Barbie Bungee Lesson 2

• # Barbie's Line of Best Fit

Lesson 2 of 3
8th grade and High School Statistics / Algebra

45-60 minutes

Description

Find the line of best fit for the Barbie Bungee data, interpret the slope and y-intercept, and understand the correlation coefficient.

Materials

### Introduce

In Lesson 1 students collected data relating the number of rubber bands attached to Barbie and the lowest point that Barbie's head reaches. Remind students of the predictions they made in their previous work.

Display the data from one of your groups using Residuals and Linear Regression.

“What pattern do you notice in these data?”

In front of the class, model the features of the applet. Add a movable line. Allow a student to move the line to where they believe it is a “best fit”.

“The vertical distance from each point to the line is the error from the prediction made using the line of best fit (a residual). Some residuals are positive (the point is above the line), and some residuals are negative (the point is below the line). We square each residual to make all of the values positive. Now we would like to find the line that minimizes the sum of the areas of the squared residuals.

Allow another student to move the line to try to minimize the sum of the areas of the squared residuals of the area.

Have groups of students explore with the movable line before sharing the “Show line of best fit and residuals”.
Click “Show line of best fit and residuals”.

### Explore

In the same groups from Lesson 1, students will input their data into the NCTM applet or into L1 and L2 on the graphing calculator. They will find the line of best fit using the NCTM applet of their graphing calculator (STAT, CALC, LinReg(ax+b)). Students will then work through the Lesson 2 Student Activity Sheet in their groups. In this worksheet, students will think about the physical interpretation of slope and y-intercept. They will also find the correlation coefficient (r) for their data set.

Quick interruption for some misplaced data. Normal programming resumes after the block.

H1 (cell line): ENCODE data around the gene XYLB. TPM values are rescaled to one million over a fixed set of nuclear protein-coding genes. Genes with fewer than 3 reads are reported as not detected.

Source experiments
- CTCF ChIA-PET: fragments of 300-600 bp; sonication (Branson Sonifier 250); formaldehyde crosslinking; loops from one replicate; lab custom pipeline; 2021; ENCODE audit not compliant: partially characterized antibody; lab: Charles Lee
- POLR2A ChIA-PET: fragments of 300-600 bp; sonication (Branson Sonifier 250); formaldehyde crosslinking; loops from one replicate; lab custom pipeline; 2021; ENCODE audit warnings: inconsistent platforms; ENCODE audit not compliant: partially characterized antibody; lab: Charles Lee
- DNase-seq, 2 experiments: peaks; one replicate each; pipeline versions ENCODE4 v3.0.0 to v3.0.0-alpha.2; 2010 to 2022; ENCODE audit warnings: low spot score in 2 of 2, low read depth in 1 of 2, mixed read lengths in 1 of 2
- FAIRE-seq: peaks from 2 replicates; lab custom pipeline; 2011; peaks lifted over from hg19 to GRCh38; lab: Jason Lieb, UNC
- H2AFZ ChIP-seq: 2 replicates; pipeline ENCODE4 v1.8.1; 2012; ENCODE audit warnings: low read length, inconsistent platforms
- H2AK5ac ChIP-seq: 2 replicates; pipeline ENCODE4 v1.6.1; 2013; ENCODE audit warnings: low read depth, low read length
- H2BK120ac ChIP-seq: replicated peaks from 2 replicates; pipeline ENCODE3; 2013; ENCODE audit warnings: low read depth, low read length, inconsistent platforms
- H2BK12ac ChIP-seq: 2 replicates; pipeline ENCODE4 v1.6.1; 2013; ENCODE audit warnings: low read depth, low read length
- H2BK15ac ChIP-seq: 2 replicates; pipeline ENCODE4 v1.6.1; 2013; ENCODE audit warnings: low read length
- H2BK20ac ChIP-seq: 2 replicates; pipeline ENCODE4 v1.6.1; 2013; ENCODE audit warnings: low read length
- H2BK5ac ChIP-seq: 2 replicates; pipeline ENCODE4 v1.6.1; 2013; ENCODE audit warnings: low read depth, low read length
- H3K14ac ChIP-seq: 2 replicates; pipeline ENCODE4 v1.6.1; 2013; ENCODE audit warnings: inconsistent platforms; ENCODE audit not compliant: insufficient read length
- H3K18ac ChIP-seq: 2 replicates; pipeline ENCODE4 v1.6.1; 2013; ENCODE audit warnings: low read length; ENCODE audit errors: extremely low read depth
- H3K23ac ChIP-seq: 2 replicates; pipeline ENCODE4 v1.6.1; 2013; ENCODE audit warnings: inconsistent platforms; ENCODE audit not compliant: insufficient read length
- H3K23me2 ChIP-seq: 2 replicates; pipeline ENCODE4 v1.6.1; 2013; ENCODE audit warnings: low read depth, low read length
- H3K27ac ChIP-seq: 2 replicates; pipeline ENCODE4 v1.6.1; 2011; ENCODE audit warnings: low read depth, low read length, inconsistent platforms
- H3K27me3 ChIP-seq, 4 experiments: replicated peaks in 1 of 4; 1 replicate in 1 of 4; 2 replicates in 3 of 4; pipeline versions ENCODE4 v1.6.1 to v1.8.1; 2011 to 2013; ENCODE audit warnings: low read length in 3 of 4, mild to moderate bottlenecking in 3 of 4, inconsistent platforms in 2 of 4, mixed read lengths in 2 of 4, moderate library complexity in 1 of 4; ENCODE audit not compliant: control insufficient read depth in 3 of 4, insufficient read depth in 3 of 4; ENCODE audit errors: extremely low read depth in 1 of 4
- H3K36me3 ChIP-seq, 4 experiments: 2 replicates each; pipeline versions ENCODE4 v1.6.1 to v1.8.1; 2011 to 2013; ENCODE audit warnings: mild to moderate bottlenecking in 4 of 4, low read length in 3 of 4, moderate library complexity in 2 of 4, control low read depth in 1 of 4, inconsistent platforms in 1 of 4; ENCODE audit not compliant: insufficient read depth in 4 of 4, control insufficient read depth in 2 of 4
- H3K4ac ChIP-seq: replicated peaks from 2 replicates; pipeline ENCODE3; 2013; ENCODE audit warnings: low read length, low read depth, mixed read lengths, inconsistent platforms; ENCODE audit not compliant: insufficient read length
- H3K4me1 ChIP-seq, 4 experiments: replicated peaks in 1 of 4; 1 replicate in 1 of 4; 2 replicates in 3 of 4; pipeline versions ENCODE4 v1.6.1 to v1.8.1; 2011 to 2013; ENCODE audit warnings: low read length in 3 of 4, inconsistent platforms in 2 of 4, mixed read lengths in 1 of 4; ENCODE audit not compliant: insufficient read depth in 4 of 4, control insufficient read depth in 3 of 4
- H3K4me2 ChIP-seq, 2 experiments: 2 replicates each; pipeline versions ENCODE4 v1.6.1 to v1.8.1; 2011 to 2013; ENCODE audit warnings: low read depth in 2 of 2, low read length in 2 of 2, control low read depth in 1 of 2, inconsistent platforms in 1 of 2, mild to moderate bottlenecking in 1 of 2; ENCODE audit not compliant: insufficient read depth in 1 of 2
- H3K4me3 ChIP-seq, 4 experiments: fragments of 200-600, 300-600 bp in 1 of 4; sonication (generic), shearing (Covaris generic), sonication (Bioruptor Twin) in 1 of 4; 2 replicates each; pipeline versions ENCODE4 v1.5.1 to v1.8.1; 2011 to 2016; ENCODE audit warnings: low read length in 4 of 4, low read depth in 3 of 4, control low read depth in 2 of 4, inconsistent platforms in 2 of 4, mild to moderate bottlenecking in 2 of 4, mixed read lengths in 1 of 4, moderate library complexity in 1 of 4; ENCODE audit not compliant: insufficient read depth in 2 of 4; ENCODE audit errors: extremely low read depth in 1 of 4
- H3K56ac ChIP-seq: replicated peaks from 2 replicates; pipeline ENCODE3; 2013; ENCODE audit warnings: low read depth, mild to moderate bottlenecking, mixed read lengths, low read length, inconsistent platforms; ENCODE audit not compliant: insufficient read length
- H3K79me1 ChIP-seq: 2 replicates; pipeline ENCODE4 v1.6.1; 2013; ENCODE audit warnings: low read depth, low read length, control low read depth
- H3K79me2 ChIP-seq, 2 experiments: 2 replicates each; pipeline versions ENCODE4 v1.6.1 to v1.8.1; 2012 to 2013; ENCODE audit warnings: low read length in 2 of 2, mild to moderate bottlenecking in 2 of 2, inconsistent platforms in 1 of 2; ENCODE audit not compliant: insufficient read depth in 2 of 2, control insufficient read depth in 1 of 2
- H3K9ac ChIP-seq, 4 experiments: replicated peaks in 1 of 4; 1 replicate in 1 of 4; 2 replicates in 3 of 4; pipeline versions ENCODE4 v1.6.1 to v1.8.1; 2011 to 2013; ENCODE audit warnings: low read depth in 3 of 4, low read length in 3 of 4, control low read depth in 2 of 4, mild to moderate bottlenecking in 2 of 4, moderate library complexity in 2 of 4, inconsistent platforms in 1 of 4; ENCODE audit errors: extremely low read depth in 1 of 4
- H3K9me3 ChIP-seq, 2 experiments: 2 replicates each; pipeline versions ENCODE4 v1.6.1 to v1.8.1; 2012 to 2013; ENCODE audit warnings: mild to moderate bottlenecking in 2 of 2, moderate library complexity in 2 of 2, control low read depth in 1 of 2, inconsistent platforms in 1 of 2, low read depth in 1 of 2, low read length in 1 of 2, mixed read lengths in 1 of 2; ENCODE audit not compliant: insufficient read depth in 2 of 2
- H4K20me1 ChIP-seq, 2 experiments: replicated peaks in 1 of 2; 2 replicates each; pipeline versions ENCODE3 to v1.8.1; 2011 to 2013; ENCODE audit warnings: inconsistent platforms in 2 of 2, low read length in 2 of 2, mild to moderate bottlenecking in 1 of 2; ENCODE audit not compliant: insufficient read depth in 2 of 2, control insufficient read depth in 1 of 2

Teacher Notes

The activity sheet is intended for students to work through in groups. The teacher is walking around and listening to the group discussions. Prompt and cue with ideas or questions to check for and deepen student understanding.
Here are some questions you ask students as they are working in groups:

1. “Is the slope related to Barbie or the rubber bands?" "What does the value of the slope mean in the context of the problem?" (SMP 2) If students are struggling, make sure they know which variable goes on which axis.
1. Extension: "What would happen to the slope if we used a taller Barbie? Thicker rubber bands?” “Longer rubber bands?” (SMP 7) (For students who struggle to visualize, maybe have a few other types of rubber bands for them to explore - thick, thin, long short.)
2. “Is the y-intercept related to Barbie or the rubber band?" What does the value of the y-intercept mean in the context of the problem?”(SMP 2)
1. Extension: “What would happen to the y-intercept if we used a taller Barbie? Different types of rubber bands?”
3. “What number is your correlation coefficient, r, close to?” “How does the scatter plot relate to value of r?”

### Synthesize

If necessary, connect slope to the definition that students know from previous learning. Most students know slope as the riseover the run or the change in y over the change in x. In this context, the slope is the predicted change in the lowest point of Barbie's head for every additional rubber band that is added.